Commenting on today’s labour market statistics, which showed that the number of people in work increased by 55,000 in the three months to April, Michael Martins, Economist at the Institute of Directors, said:
“The uncertainty affecting the stock market is not apparent in the latest unemployment numbers, with British firms maintaining employment growth and continuing to shift staff from part-time to full-time work until April. Companies are hoarding labour in the same way that they did in the aftermath of the financial crisis. Rather than lay off valuable staff unnecessarily, they seem to be trying to keep calm until we get the result of the referendum on the 24th.
“Firms are increasing their number of full-time staff and raising pay (regular pay growth excluding bonuses grew quarter-on-quarter by 2.1% in real terms). One particularly positive aspect of the figures is that short-term unemployment continues to decrease, while medium-term unemployment hasn’t grown. This means that those shifting from short-term employment are going into work and not dropping out of the labour force.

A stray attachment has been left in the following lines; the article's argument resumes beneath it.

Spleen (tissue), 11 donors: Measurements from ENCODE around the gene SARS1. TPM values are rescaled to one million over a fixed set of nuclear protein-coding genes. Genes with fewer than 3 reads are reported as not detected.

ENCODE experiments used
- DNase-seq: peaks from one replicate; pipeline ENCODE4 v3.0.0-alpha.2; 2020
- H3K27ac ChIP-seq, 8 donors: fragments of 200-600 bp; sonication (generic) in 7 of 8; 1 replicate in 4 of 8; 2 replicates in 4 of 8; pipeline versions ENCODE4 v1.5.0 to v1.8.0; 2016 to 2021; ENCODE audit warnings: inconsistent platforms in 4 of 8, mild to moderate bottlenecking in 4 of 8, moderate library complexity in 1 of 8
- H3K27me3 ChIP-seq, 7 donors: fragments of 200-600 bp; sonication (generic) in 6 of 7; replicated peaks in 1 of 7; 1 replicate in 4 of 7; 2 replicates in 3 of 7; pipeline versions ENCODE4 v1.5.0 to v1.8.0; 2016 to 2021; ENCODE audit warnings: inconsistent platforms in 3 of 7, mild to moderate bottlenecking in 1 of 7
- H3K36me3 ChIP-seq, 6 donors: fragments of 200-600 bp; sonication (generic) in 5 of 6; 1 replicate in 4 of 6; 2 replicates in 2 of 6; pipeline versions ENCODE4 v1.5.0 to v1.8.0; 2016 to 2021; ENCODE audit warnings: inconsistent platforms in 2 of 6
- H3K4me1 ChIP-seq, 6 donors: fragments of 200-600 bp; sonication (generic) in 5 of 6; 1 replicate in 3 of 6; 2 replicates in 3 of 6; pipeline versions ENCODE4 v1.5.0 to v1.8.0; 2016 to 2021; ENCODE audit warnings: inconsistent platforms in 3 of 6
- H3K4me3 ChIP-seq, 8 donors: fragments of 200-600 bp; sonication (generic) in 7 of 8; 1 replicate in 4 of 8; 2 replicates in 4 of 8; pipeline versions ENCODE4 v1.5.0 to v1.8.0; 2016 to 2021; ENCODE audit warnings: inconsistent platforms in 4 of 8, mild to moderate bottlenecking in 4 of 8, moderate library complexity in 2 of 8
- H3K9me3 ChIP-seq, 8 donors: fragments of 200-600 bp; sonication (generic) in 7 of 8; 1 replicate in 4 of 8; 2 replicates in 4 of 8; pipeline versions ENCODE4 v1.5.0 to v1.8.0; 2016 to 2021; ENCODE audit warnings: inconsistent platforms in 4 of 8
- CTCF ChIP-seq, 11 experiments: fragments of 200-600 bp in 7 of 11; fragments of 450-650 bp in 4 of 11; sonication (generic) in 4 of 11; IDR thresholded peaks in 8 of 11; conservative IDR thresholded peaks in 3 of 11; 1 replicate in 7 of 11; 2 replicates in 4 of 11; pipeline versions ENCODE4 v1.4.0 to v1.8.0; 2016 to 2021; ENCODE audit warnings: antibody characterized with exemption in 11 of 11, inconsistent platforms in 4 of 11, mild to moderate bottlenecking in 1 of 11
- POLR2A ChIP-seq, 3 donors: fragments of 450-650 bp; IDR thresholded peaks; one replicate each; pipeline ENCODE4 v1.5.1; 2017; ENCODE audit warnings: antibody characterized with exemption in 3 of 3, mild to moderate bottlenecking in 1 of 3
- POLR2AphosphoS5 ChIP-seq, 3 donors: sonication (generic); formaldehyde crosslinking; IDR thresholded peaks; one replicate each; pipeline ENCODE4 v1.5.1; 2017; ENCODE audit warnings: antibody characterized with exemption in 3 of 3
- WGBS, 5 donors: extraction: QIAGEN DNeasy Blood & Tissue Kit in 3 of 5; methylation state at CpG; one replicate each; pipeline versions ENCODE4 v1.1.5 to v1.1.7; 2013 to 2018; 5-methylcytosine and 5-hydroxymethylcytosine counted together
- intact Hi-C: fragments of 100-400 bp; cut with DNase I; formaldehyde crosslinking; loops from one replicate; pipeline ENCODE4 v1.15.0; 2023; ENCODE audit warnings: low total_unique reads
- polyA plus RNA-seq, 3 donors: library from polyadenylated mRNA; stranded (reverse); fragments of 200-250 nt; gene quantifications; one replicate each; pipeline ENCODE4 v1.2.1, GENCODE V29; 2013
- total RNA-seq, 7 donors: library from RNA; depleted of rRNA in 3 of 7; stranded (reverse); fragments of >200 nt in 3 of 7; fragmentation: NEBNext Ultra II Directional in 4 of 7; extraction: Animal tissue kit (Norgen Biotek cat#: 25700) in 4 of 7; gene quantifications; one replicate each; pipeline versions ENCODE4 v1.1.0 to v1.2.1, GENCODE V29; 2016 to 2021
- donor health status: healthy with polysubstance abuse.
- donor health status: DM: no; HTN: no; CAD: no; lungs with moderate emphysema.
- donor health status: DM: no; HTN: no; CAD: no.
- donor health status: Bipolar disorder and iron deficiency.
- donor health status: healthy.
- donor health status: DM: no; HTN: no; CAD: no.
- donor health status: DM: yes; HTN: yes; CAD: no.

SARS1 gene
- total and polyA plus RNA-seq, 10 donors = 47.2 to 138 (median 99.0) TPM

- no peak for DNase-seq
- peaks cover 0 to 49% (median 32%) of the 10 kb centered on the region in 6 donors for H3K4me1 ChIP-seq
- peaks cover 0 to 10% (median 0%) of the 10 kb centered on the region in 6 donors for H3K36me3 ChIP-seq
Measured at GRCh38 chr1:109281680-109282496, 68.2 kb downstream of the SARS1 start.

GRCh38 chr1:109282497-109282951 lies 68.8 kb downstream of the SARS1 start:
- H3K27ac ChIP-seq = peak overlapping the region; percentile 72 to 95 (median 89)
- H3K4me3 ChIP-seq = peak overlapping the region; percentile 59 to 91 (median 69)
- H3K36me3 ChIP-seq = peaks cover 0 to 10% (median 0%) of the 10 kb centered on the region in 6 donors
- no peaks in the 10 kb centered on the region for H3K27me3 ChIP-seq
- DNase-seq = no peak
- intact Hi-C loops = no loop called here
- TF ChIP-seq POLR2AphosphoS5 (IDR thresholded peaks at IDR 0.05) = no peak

“It is not all good news, however. Vacancies, a leading indicator, decreased by 0.9% in the services sector, which makes up four fifths of the UK’s economy. Areas where vacancies grew tend to be either very flexible, like professional services, which easily shed labour in response to economic shocks, or more volatile like accommodation and food services and arts and entertainment, where firms face smaller profit margins and are usually the first to feel the pinch of a downturn.”